CFO Studio Magazine, 1st Quarter 2012

By Michael P. Eldredge, COO & CFO

THE BIG COMPANIES HAVE DONE IT, so why shouldn’t a smaller U.S. manufacturer take the risk to move or open operations in China to improve profits? The issue isn’t that a company shouldn’t, but rather that it should do its homework before ever committing to the idea. Just because the big boys have established China facilities does not mean a smaller business may enjoy the same economical success.

Let’s consider the fact that China labor costs (and employee benefits) are much cheaper than in the United States. We know this from many sources, but it is certainly documented in many U.S. news forums. A U.S. company with manufacturing operations in China may find labor costs to be inexpensive, but don’t be fooled by this one aspect of cost. In most cases, the employer must also must pay for an employee‘s daily meals and living quarters. Often, the employee‘s housing can be compared to a rented college dorm room that provides a roof overhead for an average of six people, with shared bath facilities.

Real estate isn’t cheap in China. In fact, in many of the most sought-after areas of the country, the cost of renting is not that much different per square foot than in the United States.

Then there are the utilities and what we call “common area maintenance fees.” These costs are in China, too. So, does it still seem that things are significantly cheaper by moving to or setting up operations in China? Let’s continue our analysis.

Naturally, a manufacturing shop needs supervision. Local supervisors’ pay is often cheaper than in the United States, but let’s now consider the cost of placing a U.S. manager at the facility in the role of general manager (an “expat,” or expatriate as they are called). Not only will this U.S. manager demand a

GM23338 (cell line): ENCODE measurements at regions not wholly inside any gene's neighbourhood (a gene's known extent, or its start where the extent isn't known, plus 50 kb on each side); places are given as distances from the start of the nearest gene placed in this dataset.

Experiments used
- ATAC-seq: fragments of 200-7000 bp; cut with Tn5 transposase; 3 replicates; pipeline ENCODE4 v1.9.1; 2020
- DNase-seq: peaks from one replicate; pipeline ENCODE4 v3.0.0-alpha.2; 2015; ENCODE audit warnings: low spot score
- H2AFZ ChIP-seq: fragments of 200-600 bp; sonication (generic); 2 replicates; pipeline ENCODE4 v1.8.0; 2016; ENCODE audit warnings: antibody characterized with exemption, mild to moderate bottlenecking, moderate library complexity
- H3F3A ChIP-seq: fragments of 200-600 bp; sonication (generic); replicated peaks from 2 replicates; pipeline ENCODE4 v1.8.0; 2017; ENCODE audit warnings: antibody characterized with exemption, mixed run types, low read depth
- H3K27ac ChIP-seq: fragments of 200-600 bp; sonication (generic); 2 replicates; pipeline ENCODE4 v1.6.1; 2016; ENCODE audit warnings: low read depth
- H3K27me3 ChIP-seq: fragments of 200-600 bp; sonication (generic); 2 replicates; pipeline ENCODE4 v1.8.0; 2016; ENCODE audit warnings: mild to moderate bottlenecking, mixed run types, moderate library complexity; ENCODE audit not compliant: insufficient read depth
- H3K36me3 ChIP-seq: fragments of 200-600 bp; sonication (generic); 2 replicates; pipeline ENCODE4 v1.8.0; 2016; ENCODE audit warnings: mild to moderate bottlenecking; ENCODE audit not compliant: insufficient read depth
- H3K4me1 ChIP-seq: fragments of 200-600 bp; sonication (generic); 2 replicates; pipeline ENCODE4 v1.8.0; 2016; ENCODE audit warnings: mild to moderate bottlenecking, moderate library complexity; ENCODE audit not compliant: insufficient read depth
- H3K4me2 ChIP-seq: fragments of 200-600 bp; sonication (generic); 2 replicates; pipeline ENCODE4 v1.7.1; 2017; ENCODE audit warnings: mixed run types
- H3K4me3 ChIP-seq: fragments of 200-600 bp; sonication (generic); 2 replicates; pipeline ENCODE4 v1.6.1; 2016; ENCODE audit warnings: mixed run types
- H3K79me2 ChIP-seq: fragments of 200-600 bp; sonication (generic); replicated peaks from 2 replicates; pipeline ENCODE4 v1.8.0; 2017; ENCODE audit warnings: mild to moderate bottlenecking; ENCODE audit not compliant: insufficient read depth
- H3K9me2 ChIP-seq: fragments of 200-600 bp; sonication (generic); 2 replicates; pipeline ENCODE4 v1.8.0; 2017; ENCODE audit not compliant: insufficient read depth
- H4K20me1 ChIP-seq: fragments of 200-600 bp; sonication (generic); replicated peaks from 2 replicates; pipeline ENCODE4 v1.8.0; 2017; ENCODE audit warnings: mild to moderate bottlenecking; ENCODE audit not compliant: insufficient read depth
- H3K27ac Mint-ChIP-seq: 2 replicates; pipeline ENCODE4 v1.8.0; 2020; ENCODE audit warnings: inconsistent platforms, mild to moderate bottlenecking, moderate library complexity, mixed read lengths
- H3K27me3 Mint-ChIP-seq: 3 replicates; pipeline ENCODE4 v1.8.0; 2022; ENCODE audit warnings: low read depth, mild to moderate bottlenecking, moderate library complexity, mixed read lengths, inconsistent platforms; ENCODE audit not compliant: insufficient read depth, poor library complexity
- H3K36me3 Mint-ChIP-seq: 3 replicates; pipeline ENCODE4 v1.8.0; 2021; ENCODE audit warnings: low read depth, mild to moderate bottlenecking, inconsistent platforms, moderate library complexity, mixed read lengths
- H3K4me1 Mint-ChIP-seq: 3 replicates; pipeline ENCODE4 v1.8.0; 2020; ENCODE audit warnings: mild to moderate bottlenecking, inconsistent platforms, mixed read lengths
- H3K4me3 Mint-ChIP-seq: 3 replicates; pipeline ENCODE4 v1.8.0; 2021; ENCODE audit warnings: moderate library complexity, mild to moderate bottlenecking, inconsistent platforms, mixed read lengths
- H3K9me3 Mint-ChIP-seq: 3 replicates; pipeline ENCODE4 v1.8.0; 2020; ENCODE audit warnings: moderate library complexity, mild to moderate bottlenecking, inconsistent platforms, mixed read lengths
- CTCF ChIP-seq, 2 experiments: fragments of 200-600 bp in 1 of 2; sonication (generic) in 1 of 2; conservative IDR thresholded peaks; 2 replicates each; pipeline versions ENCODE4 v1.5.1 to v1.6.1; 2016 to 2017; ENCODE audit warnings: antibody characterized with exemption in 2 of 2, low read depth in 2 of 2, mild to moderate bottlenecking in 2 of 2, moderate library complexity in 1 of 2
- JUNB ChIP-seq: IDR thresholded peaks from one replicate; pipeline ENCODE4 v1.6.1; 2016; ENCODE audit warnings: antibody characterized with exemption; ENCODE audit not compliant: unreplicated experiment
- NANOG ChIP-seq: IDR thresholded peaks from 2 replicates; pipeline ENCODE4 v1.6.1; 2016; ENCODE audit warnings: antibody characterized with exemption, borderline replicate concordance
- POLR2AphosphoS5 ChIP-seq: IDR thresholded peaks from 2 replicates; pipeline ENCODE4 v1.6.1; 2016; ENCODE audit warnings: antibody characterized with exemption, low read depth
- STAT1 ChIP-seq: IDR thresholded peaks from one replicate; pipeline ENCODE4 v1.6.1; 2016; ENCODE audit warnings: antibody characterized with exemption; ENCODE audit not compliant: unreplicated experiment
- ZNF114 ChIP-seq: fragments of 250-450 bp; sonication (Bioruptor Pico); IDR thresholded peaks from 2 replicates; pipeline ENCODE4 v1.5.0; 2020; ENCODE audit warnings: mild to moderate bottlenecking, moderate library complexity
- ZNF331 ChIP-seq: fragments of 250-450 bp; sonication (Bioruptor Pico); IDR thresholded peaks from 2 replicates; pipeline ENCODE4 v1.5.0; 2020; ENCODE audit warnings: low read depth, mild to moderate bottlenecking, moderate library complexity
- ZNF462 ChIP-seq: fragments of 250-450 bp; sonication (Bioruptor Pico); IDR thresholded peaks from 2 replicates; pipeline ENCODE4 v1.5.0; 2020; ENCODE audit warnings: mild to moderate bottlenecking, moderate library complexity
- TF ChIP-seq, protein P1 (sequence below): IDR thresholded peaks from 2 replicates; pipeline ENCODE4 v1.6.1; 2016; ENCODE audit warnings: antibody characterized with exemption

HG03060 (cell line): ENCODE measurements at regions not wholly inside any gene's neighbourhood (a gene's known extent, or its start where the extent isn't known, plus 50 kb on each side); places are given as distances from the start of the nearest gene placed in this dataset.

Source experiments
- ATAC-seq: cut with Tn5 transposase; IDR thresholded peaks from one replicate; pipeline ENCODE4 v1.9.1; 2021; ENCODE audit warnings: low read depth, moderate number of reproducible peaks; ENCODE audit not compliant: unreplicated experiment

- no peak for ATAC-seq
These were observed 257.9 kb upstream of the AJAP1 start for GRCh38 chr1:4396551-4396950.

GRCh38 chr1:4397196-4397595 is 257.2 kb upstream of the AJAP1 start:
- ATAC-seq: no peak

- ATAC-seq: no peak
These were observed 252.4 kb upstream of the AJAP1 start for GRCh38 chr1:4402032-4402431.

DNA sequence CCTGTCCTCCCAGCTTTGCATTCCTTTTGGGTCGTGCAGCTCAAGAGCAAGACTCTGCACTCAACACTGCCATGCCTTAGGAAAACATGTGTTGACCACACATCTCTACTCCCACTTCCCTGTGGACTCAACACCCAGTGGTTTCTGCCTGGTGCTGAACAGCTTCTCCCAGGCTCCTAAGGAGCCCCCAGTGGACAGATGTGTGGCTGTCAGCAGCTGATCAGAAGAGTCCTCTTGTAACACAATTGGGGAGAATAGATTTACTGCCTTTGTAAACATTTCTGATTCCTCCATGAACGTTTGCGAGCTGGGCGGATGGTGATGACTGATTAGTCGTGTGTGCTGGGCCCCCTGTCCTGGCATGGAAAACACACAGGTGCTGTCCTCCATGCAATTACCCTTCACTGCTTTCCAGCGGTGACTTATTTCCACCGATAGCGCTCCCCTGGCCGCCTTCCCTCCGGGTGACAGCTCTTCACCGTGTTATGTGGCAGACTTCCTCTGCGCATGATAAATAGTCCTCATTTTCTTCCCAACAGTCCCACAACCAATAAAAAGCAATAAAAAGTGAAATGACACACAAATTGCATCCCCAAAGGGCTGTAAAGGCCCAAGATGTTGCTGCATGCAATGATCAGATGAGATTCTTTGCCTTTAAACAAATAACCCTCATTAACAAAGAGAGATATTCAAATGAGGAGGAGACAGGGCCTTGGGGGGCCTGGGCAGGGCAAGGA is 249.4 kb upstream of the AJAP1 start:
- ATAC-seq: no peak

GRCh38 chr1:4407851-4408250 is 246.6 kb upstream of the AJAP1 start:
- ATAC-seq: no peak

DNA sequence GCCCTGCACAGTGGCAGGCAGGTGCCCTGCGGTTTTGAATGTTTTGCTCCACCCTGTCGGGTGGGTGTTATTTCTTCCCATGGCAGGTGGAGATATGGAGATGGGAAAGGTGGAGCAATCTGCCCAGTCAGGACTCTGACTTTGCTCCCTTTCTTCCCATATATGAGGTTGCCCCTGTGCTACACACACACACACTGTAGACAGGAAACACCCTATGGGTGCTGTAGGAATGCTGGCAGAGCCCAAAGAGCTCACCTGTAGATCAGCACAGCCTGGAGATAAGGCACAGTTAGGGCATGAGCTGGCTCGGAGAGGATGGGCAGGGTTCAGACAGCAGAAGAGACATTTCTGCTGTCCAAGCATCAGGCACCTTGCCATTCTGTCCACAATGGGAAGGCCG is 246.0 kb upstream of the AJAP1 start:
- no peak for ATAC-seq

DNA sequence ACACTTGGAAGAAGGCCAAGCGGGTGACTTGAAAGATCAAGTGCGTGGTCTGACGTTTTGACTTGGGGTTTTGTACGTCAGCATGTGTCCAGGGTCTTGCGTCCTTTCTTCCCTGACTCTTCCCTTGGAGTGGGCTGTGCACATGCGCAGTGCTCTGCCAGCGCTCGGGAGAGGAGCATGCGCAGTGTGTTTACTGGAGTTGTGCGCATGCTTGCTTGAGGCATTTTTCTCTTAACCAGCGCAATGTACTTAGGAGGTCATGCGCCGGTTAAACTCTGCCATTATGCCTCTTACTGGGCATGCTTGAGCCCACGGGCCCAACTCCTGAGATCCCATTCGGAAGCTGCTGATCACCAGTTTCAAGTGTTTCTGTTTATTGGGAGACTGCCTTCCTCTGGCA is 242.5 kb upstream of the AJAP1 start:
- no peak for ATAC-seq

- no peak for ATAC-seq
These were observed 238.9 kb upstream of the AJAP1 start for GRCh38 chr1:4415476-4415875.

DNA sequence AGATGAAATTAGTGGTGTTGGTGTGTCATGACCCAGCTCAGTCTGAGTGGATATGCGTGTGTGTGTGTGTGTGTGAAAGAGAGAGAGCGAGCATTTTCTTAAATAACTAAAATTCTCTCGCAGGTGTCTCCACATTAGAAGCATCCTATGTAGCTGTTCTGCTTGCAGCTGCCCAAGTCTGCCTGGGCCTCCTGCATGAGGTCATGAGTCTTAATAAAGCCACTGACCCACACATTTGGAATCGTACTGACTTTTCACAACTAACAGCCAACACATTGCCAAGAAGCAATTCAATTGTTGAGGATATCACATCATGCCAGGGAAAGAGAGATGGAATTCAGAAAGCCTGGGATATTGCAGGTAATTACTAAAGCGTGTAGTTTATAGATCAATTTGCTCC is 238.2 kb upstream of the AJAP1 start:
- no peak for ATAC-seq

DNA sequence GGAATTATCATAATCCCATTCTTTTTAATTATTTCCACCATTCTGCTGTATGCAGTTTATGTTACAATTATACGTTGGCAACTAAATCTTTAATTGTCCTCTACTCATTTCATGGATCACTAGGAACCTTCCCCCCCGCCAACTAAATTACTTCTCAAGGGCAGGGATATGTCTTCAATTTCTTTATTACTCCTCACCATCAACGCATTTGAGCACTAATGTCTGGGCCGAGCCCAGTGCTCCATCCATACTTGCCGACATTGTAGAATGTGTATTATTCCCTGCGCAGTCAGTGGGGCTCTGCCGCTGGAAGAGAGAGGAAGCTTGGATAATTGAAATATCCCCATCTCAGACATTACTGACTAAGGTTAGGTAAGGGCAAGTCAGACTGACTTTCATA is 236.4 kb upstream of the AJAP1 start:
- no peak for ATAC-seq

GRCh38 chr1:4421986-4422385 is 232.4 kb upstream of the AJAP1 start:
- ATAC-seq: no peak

higher salary for the overseas assignment, but the manager will often require a company car and subsidized housing, too. Well, this isn’t cheap…is it? How about the cost of supporting the company’s administration traveling to China to check and keep audits on the facility? How many middlemen are going to be involved just to land your product into your customers’ hands? Everyone is looking for his piece of the income stream. Why build this non-value-added hierarchy?

How does a company protect its business from the well-known China “copy“ industry? If you can make it, they can copy it — and sometimes misrepresent the product with a likeness of your label. Corporate must keep a close eye on this; doing so costs something, including the cost of lost revenue to these unscrupulous entrepreneurs. To protect your investment overseas does not come without a price.

Smaller companies are more likely to be modestly financed. As such, it might not be a good idea to leverage resources in trying to manage an overseas operation. In fact, it might be better to keep manufacturing in the United States. Our country can certainly use the jobs, and why share taxable profits with other countries? Now you ask yourself, “How can this be done?“ I’ll tell you the secret: keep your spending under control, employ a little frugality, encourage your employees to follow this culture and build your business with a mind-set for efficiencies.

While my article isn’t written to discourage smaller companies from seeking out less expensive venues to manufacture, it is written to share my experiences. What you need to do is investigate your opportunities and clearly do your homework. In doing so, become aware of the potential added costs and risks of doing business in China. These might offset your desired savings or worse yet, even cost you more. Build your products here and save, while also strengthening the backbone of U.S. employment, which rests on our small businesses.

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